Flanders has a long tradition of attracting holding companies. Apart from tax treaties, incentives for holdings in the region include:
- no capital duties, stamp duties or taxes on net value;
- no controlled foreign corporation (CFC) rules;
- a tax on shares of only 0.412% of the capital gains (if certain conditions are met; full exemption for SMEs);
- a tax exemption of up to 95% on received dividends;
- an exemption on withholding taxes for dividends paid to qualifying parent companies in treaty jurisdictions;
- an exemption on withholding taxes for interest paid by qualifying holding companies (in addition to numerous other exemption possibilities);
- tax deductibility of interest on the acquisition of shares (if certain conditions are met);
- application of a foreign functional currency for accounting purposes.
Investors in Flanders benefit from a number of incentives for research and development as well as intellectual property management, including:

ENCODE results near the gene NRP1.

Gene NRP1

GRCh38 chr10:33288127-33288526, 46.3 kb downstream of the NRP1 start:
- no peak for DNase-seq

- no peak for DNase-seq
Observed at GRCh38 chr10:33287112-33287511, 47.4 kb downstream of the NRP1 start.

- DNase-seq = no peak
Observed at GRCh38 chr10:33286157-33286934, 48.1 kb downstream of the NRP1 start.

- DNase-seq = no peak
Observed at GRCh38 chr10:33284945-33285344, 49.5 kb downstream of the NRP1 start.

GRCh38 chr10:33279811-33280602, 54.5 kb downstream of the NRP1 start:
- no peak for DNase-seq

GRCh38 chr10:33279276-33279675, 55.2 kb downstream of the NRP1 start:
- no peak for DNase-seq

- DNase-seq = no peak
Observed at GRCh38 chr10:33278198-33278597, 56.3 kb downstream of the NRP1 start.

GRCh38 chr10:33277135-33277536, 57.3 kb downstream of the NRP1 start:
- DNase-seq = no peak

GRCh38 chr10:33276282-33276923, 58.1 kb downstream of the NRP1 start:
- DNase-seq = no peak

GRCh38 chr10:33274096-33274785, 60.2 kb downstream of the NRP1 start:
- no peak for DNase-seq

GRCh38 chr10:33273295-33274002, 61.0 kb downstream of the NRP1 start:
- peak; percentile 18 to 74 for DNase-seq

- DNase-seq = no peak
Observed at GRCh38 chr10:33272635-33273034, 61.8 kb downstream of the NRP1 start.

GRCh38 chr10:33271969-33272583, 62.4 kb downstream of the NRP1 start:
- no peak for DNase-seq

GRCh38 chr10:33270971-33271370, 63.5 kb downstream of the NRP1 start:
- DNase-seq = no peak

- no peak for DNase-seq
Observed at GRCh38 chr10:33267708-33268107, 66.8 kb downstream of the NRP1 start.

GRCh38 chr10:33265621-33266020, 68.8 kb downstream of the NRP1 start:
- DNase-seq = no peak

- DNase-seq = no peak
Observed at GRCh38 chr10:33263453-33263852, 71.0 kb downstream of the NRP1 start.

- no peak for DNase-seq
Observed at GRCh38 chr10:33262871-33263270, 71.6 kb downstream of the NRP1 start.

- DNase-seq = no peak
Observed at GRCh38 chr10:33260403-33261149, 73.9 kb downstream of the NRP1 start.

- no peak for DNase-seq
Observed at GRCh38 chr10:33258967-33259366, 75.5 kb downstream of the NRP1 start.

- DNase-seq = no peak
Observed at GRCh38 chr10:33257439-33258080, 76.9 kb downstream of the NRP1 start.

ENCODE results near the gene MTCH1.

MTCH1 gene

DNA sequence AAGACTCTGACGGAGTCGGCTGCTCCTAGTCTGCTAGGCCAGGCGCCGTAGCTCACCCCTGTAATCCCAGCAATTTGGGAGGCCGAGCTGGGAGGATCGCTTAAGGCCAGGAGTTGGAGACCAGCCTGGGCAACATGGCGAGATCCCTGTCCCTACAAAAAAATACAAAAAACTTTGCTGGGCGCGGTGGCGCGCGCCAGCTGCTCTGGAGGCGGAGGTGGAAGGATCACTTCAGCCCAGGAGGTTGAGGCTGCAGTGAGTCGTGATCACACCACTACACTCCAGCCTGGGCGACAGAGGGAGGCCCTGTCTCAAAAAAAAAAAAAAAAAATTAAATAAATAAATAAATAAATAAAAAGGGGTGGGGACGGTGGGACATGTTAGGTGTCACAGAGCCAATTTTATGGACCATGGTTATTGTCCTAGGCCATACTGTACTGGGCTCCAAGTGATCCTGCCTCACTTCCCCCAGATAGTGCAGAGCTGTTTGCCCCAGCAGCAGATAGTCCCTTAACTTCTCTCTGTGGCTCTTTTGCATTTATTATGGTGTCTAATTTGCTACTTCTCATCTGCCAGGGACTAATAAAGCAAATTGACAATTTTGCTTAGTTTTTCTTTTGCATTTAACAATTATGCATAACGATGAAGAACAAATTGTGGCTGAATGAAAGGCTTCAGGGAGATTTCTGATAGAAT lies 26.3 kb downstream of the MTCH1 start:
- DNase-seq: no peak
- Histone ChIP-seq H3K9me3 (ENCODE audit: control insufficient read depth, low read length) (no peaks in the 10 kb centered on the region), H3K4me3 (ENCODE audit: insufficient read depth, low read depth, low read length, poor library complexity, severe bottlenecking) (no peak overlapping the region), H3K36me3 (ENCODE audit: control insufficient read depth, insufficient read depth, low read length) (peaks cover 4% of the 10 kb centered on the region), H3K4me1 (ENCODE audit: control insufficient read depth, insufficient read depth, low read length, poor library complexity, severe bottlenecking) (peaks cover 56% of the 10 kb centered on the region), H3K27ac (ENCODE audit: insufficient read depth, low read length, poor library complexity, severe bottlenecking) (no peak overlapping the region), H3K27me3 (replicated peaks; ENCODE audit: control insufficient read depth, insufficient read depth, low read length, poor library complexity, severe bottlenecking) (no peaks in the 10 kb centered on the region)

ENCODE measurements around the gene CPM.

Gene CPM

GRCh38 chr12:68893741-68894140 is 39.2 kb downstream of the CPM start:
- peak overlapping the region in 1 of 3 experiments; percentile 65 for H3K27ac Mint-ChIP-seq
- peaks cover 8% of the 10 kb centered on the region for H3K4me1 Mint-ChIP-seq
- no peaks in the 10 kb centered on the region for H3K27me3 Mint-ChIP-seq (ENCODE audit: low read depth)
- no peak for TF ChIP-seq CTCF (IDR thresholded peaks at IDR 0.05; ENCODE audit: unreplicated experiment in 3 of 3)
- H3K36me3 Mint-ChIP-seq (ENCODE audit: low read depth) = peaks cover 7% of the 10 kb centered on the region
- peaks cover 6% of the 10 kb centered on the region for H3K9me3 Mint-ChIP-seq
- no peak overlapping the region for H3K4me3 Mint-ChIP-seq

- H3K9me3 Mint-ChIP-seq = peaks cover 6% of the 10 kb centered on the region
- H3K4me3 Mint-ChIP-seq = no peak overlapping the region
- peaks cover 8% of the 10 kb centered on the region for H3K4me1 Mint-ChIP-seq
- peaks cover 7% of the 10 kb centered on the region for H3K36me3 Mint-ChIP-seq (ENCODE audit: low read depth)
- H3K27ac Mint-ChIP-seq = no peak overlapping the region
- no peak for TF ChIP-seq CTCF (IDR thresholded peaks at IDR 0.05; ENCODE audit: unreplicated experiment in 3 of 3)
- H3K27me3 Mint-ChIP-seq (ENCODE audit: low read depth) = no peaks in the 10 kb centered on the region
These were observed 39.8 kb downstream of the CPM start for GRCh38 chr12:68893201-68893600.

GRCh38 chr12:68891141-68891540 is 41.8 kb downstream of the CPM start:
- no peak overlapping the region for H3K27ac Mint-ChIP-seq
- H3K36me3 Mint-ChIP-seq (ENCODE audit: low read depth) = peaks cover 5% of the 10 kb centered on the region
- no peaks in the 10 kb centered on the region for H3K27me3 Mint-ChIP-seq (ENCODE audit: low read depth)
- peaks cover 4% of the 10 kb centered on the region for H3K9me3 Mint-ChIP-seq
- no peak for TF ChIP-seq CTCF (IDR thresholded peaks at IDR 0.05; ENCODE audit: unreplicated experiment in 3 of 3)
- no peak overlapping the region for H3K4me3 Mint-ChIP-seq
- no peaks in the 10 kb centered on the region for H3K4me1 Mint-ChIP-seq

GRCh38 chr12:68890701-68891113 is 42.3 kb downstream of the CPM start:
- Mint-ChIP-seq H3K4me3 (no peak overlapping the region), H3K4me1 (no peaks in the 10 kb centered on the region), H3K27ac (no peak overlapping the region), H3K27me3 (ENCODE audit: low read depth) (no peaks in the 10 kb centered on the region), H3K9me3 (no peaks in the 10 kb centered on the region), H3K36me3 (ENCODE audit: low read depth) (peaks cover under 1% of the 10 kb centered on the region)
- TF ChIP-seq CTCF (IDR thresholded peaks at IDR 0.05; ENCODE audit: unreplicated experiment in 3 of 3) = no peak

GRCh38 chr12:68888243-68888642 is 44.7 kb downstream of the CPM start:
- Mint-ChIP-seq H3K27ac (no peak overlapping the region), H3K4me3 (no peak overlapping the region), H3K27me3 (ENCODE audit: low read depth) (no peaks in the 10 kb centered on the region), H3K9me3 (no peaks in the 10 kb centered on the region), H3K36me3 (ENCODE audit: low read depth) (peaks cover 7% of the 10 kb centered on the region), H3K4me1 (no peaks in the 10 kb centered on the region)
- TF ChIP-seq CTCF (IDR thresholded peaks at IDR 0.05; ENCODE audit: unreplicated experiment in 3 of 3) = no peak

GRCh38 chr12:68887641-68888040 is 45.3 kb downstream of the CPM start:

- the R&D investment deduction and R&D tax credit;
- an 80% exemption of professional withholding tax for employing scientific researchers and engineers;
- direct government grants for R&D and innovative projects.
An advance ruling can be obtained, giving you the necessary certainty on the application of specific incentives, or the tax implications of a certain transaction or structure. In general, this unilateral written decision – made by the Belgian tax authorities at the request of a (potential) taxpayer – is valid for five years and renewable.
The main indirect taxes in Flanders are Value Added Tax (VAT) and customs duties. VAT is generally due on all sales and purchases, while customs duties apply to goods imported into Belgium from countries outside of the EU. To facilitate international trade, various incentives exist:
- VAT grouping – exemption from VAT as well as VAT deduction optimization of transactions between the different member companies of a corporate group;
- Import VAT deferment license or ET 14000 license – a free license that allows you to defer the payment of import VAT to the VAT return, resulting in cash flow advantages;
- VAT and customs warehouses – enabling trade to be exempt from VAT and or customs duties.